•  How did you communicate with people?  Laptop, smartphone, both?  What percent of the time did you have internet?  Ahhh communication, something I've learned that I absolutely SUCK balls at.  However, when I did communicate it was through a number of different means.  First off, T-Mobile allows for free int'l data and text, which makes them the carrier of choice hands down if you travel.  That said, I used my iPhone frequently to stay in touch via e-mail, text, and various other sources like Skype and WhatsApp.  I'm pretty sure they have weekly board meetings discussing how 'this one dude' traveling via moto through South America is absolutely wrecking their profit model.  I've been streaming Google Maps, Spotify, and surfing the net for the past year...  for free.  I also bought and brought along a Macbook Air, which I couldn't be happier with.  I used the laptop for blogging, GPS routing, internet porn (kidding - ummm, sort of...  Sorry mom), and longer messages and communication to people.  Internet is widely available around the world now, even in the most surprising of places.  However, there are still some spots in Peru and Bolivia that I crossed with absolutely no service.  I'd say I had reliable internet 65-70% of the time.  It may have been slow, but it was there.  
  • What are some things you wish you had brought?  Conversely, what would you have left home?  Another great question...  Turns out, I think I'm pretty decent at this moto adventure travel thing (at least the packing portion).  Not a lot stands out on either end.  I feel I packed rather light compared to some I saw on the road.  Yet, I felt I had everything I needed.  In fact, I probably could have left several shirts behind.  I overspent on several 'adventure' branded shirts and undergarments that I haven't really used.  Or if used, wasn't necessary for it to be 'quick drying'.  See here for a layout of my gear.  I ended up leaving behind the water filtration system and MSR stove, and lost a few items during the trip.  I gave away a few items of clothing to needy locals.  And I lost a hat after a steamy affair somewhere in Central America.  That's it.  Everything else I've used and abused accordingly.
  • When did you feel most unprepared?  I don't know if I felt unprepared, but the most helpless I felt was when I woke up in my tent to the thundering sound of two surrounding rivers cresting their banks due to torrential downpours in Mocoa, Colombia.  Chalk it up as yet another near death experience I guess.  Ended up having to drag my tent, bike, and gear to higher ground in a panic at 2am wearing nothing but underwear and a headlamp in the cold rain.  Scary at the time, ridiculous in retrospect.  What a sight that must've been!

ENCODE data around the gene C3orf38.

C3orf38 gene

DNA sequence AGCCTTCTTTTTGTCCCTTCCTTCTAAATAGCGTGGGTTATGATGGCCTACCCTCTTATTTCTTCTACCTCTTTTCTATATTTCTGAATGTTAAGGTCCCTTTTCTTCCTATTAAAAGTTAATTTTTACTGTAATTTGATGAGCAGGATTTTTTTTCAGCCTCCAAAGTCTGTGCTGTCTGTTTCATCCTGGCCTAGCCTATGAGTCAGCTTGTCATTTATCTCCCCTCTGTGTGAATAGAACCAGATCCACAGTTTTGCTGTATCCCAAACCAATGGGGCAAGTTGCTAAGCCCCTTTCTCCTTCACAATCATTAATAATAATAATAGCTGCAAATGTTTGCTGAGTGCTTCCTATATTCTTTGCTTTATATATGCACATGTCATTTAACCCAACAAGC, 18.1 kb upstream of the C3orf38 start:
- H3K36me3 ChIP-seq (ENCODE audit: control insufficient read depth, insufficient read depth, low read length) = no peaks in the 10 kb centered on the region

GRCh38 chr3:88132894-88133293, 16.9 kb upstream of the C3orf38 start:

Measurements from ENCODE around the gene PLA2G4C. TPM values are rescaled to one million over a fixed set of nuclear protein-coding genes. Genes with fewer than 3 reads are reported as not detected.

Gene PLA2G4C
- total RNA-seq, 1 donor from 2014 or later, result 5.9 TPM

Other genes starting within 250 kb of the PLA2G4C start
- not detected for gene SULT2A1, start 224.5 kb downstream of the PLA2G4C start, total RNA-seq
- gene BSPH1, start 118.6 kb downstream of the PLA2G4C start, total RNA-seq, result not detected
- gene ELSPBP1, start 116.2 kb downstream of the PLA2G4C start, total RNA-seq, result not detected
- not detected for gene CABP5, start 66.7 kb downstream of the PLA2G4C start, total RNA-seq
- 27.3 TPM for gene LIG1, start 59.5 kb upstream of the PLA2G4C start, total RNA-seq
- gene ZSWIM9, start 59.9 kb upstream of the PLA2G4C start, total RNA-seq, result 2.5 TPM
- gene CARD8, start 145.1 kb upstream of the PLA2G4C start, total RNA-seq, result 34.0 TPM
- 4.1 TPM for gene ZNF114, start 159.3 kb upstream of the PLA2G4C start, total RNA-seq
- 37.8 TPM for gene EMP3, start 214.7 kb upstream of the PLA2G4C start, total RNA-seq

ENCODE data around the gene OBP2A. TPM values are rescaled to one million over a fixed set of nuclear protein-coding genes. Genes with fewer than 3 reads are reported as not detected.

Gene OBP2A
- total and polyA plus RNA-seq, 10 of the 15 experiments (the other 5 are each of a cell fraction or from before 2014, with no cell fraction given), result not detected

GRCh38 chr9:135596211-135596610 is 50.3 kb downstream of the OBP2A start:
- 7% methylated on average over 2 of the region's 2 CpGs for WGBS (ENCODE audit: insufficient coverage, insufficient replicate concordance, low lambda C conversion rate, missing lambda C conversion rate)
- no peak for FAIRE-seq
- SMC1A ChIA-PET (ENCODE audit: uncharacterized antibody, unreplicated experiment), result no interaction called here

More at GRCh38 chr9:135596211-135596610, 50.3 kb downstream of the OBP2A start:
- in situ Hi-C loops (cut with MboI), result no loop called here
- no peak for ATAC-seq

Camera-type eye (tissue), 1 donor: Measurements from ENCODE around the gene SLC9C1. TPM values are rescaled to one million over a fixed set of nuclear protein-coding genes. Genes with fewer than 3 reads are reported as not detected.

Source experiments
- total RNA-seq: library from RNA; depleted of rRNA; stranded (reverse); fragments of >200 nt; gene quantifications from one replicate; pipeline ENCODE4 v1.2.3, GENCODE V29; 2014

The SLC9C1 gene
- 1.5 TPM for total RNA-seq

• From a health perspective, did you ever get sick and need a doctor?  How did you deal with that?  I only went to a doctor once, somewhere in southern Mexico (can't remember exact location).  I had a cold that turned into a bit of a chest infection, so decided to swing through.  I think the consultation was around $5 USD, and the round of meds prescribed another $5.  In all, doctors are cheap and readily available throughout LatAm in my experience (at least in larger cities).  In addition, before I left I purchased 12 month travel insurance through World Nomads.  This covers (not completely) things like emergency accident/sickness, emergency dental, adventure sports and activities (i.e. motos), baggage and personal effects (theft), accidental death and dismemberment, etc.  Have I used it?  Not once.  Was it worth the $1,200?  Hard to say.  Had I fallen and broken a leg, or had my laptop stolen, it may have been.  But, none of that happened, so I can't comment. 
  • Safety and security:  Did you ever get into a sketchy situation?  Were you ever robbed?  What can riders do to keep their risks lower?  I had a few sketchy situations while on the bike (i.e. drunks trying to grab at me, things being thrown while passing through roadblocks, etc), but was never attacked or robbed.  What's surprising however, is the large number of people that I ran into who did have serious issues.  Countless numbers of kids coming home from bars being beaten/robbed, several motorcyclists that had their gear or entire bikes stolen, stories of girls being raped, and the tragedy of Harry Devert being kidnapped/murdered in Michoacan, Mexico.  Now that I'm nearing the end of this I sometimes think, "how the hell did I make it through alive?"  I don't know if I'm lucky, good at traveling, have street smarts, or a combination of all of it.  Or none of it...  Who knows?

    Staying off highways for the most part, I did travel through sketchy areas.  However, the majority of people I interacted with were warm, and full of smiles.  My general thought on this...  If you are patient, friendly, and smiling yourself, most people want to help, NOT harm you.  There are $hitbags out there, and those can be dealt with accordingly.  From a riding/routing perspective, in addition to preparing routes each night before setting off (on both GPS and paper), I talked to as many locals, truckers, and police as possible.  I gathered information and made changes accordingly.  From a personal safety perspective, I have a knife on my side, and made the decision before I left that I am absolutely prepared to use it (along with several other 'items') if needed.  Even if lost, I typically walk with confidence.  Depending on the area, I usually never pull out a map in public (can duck into public restrooms).  I am aware if a person is following, and typically turn and approach them directly, or pretend to drop something or tie my shoe until they pass.  I use common sense and don't stumble home drunk alone, I shell out money for a cab when needed, and know that dark empty streets are my enemy.  On an important side note, typically it's best to just hand over whatever 'they' want.  I always carry a false wallet for this reason.  Fortunately, I've never had to give that over.  A good idea to prepare one though.